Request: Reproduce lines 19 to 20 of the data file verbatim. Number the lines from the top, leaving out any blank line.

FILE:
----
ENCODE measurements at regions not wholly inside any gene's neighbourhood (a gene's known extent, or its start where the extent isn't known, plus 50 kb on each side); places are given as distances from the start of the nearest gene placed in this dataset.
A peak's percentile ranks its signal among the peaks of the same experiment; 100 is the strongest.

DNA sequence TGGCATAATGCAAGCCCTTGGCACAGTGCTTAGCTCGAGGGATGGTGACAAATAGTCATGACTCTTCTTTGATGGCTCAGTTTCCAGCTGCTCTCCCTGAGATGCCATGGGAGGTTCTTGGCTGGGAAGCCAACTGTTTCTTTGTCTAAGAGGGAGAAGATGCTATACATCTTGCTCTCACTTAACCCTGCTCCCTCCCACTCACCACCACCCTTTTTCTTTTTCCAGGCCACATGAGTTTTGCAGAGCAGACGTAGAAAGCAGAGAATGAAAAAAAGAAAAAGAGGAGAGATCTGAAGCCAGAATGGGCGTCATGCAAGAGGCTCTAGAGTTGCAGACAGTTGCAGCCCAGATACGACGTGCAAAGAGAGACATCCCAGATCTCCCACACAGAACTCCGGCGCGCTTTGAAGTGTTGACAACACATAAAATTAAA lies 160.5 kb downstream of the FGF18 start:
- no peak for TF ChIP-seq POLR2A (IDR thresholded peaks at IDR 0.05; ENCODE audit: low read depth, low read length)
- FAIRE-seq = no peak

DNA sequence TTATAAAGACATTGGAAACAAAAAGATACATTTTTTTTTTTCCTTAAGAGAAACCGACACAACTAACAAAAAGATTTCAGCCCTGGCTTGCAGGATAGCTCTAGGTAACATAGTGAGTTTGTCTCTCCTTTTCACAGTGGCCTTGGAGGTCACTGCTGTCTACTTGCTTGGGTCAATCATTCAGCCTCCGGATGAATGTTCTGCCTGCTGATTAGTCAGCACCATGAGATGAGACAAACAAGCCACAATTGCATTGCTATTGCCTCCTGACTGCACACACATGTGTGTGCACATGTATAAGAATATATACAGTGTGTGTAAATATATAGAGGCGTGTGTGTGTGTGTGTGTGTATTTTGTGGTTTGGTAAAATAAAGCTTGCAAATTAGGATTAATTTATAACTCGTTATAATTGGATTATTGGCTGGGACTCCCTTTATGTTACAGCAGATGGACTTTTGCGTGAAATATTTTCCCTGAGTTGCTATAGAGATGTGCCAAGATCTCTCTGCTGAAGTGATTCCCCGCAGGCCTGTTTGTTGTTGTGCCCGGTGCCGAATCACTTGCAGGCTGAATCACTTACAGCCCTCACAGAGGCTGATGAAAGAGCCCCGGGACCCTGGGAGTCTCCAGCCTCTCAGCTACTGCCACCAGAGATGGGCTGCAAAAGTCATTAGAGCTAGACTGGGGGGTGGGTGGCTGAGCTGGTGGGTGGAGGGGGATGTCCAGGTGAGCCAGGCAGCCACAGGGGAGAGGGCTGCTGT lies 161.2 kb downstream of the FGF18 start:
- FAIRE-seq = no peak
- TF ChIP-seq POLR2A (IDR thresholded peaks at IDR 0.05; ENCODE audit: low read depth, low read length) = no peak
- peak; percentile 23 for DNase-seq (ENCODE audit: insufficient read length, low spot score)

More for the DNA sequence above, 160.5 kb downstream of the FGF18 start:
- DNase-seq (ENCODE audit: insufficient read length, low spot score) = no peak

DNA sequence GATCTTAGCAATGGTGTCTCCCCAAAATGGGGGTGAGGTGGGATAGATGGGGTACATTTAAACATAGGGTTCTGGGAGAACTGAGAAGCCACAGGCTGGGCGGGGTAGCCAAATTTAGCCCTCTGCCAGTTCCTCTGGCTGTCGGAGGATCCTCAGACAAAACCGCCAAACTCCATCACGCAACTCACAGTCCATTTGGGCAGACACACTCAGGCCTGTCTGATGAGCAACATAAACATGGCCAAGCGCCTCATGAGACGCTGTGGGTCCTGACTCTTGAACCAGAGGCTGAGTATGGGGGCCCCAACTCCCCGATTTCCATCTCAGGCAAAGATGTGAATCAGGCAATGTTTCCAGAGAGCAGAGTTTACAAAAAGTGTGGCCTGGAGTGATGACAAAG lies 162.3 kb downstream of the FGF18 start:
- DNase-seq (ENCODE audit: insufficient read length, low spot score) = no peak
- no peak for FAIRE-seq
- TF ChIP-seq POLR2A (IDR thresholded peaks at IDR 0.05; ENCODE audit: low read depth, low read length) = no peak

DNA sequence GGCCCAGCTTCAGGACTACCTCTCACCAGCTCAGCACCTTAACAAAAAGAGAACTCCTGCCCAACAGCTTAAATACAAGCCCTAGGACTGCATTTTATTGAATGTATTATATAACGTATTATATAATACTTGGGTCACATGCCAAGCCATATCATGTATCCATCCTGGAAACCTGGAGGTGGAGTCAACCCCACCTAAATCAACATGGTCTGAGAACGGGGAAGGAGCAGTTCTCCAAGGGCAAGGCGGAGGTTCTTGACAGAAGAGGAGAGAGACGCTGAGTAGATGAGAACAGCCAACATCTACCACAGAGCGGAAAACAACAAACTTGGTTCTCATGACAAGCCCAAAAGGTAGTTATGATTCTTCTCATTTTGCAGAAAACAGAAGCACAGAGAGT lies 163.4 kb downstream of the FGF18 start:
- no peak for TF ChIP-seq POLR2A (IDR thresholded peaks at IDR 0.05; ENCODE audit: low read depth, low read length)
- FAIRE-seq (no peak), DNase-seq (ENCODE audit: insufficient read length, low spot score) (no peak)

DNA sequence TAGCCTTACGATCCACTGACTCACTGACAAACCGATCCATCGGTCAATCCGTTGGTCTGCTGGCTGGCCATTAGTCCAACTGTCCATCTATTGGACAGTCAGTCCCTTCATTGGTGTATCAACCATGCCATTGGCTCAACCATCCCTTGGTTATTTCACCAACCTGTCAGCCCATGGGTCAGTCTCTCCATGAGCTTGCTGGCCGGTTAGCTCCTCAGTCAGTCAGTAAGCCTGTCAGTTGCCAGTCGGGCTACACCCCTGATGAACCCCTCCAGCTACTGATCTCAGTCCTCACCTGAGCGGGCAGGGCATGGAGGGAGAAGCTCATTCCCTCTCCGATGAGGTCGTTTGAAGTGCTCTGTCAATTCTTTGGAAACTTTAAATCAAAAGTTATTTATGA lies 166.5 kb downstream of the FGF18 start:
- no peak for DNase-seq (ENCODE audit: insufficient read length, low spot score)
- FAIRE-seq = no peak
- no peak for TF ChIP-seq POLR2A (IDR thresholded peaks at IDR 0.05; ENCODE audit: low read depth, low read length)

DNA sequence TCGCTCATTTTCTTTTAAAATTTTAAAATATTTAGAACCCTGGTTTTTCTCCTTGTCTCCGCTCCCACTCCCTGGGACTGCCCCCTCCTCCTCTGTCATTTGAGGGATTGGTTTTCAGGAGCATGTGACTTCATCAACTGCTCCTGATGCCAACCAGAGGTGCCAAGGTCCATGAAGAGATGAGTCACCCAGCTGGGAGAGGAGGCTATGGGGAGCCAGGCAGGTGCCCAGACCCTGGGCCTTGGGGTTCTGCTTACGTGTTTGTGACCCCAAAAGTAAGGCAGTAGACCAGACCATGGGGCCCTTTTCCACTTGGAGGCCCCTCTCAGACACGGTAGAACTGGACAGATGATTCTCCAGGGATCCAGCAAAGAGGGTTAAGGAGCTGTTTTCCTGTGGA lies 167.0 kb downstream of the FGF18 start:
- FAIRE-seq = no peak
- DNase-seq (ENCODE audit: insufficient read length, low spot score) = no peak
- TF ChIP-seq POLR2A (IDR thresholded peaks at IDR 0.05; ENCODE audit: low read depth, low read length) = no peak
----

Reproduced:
DNA sequence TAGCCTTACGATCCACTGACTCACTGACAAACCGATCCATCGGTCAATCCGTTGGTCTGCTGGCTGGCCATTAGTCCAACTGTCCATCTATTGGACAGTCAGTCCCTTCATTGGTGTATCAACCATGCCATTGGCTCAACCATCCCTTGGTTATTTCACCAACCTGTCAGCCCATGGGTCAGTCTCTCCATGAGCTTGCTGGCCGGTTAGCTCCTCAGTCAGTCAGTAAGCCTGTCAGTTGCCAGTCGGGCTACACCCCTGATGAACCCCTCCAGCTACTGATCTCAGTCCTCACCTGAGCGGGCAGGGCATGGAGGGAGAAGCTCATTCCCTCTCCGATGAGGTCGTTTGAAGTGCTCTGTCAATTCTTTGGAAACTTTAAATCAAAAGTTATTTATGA lies 166.5 kb downstream of the FGF18 start:
- no peak for DNase-seq (ENCODE audit: insufficient read length, low spot score)